Mayoral candidate Steve Wookey was proof the individual spending the most was not guaranteed success in last fall’s municipal vote. In a breakdown of the audited financial statements from all candidates seeking a seat on St. Thomas city council, then councillor Wookey spent $9,490 in his attempt to upgrade to a mayoral seat. All but $400 of that amount was paid for by Wookey or his wife. All of the mayoral hopefuls had a spending limit of $31,205. Incumbent Heather Jackson spent $6,842 in her failed bid at another term as head of council. Financial contributors of note to her campaign were Harold Kewley and Michelle Thomson who each chipped in $500. The successful candidate, Joe Preston, ponied up $8,361 in his municipal politics debut. All of that, by the way, came out of his own pocket.Continue reading →
As he stressed in his inaugural address on Dec. 3 of last year, smart growth in St. Thomas can be achieved through co-operation and open communication with neighbouring communities. Mayor Joe Preston reiterated that mantra Thursday (Feb. 28) at the State of the Municipalities luncheon at St. Anne’s Centre. Joined by Central Elgin Mayor Sally Martyn and Southwold Mayor Grant Jones, Preston stressed a healthy, expanding regional economy can be nurtured via a co-operative effort with the city’s neighbours. “We are much stronger when we all work together,” Preston advised the business and community leaders in attendance. “Will it be accomplished during our terms in office? Yes it will and we all are working together.” That need for co-operation and communication was one of four key areas Preston stressed need to be addressed during his term in office.
The release last Monday (March 5) of the salaries of municipal employees earning in excess of $100,000 in 2017 revealed some eye-popping pay raises to several senior managers. In the case of Ross Tucker, director of parks and recreation, a salary hike in the 20 per cent range And for clerk Maria Konefal, a 10 per cent pay raise. One of the explanations given by city administration is some of the senior managers have increased job responsibilities. Let’s be honest. How many residents out there have had more work piled on them over the past few years with nary a penny added to their pay cheque, let alone a double-digit wage increase? Continue reading →
Correction: As noted previously by then police chief Darryl Pinnell, the correct number of members of the St. Thomas Police Service earning in excess of $100,000 in 2016 should have been 46 and not 43, making the overall total for that year 113. The increase then for this year is from 46 members to 49.
A report on the salaries of municipal employees earning in excess of $100,000 in 2017 is included in Monday’s council agenda. This is required under the Public Sector Salary Disclosure Act of 1996. In total, 117 employees eared more than $100,000, that’s up from 110 in 2016. Breaking down by sector, 49 members of the St. Thomas Police Service are included, up substantially from 43 in 2016. At the St. Thomas Fire Department, 46 are on the list and that is down by two from the previous year due to retirements. In city administration, 22 staffers are listed, up three from 2016. Most notable is the hefty increase in remuneration for some of the senior staff, while most others saw their salary remain relatively stable from 2016. Continue reading →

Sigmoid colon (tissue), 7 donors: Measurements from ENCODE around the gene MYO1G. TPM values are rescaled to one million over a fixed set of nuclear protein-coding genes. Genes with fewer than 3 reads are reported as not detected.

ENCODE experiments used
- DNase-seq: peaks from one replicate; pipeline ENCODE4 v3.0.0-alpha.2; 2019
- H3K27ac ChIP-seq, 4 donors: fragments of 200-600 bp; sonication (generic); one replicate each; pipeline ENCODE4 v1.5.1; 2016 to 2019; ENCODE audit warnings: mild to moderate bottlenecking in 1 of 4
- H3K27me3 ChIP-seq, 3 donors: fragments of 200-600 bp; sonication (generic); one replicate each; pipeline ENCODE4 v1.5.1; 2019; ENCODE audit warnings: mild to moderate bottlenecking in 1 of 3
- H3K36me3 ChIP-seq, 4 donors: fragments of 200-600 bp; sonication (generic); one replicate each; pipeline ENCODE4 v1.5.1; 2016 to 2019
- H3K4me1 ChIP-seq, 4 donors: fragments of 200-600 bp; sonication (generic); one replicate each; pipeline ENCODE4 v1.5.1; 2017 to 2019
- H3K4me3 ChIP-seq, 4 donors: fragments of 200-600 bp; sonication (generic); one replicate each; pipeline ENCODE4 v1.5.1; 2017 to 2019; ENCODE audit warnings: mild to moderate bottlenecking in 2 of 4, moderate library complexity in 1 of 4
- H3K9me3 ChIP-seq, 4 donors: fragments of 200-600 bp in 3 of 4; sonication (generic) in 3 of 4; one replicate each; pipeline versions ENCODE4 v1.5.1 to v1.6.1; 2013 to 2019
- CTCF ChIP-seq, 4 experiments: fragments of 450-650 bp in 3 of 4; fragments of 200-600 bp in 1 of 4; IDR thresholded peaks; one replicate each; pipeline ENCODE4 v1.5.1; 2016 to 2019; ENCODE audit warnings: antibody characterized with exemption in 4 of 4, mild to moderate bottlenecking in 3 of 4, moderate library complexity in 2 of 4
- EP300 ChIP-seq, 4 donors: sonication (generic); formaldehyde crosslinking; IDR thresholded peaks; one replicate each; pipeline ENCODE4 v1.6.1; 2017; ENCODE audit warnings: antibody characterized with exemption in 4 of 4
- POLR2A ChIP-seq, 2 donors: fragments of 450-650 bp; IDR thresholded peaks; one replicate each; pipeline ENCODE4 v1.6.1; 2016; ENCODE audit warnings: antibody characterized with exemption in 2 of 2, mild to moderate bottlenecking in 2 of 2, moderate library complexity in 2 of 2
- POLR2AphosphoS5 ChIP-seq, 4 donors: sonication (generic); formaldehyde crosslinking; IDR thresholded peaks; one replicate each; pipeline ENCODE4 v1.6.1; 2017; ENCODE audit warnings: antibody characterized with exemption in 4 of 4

Attracting interested and involved participants was not an issue Monday evening (March 27) at an information night to introduce a partnership between the STEAM Centre, housed in the former Wellington Public School, and the Thames Valley District School Board. The pilot project will see participating Grade 10 students from the city’s three TVDSB high schools work collaboratively for one semester before returning to their home schools.
One of the biggest proponents of the STEAM Centre is board member Andrew Gunn, trustee of the Dorothy Palmer Estate which contributed $638,000 to help launch the alternative education project.
Gunn sees the St. Thomas centre as a template for what can be undertaken in communities across the province threatened with losing their schools.
When 41% of municipal employees appearing on the so-called Sunshine List are members of one branch or service, it’s a surefire way to draw the attention – and the ire – of ratepayers who are on the hook.
That was the case in 2016 when 46 of the 113 municipal employees who earned in excess of $100,000 in 2016 were members of the St. Thomas Police Service. That’s a healthy bump up from 31 in 2015.
But every picture tells a story and it wasn’t a healthy amount of overtime or so-called duty pay that pushed those individuals over the $100,000 bar, stressed St. Thomas Police Chief Darryl Pinnell, it is the reality base salaries for first-class constables are already hovering around that benchmark.
As if playing home to this country’s first elevated park wasn’t high enough honour, St. Thomas could be one starting point for an ambitious trail project – an undertaking pinned to the pending merger of St. Thomas Energy and Entegrus, based out of Chatham-Kent.
Earlier this week Serge Lavoie, president of On Track St. Thomas, released details of what the St. Thomas Elevated Park will look like when the gate at the eastern approach swings open Aug. 27.
When the organization acquired the former Michigan Central Railroad trestle – built in 1929 at a cost of $689,000 – the purchase included 4 km of railway right-of-way at the western end of the structure running to Lyle Road in Southwold.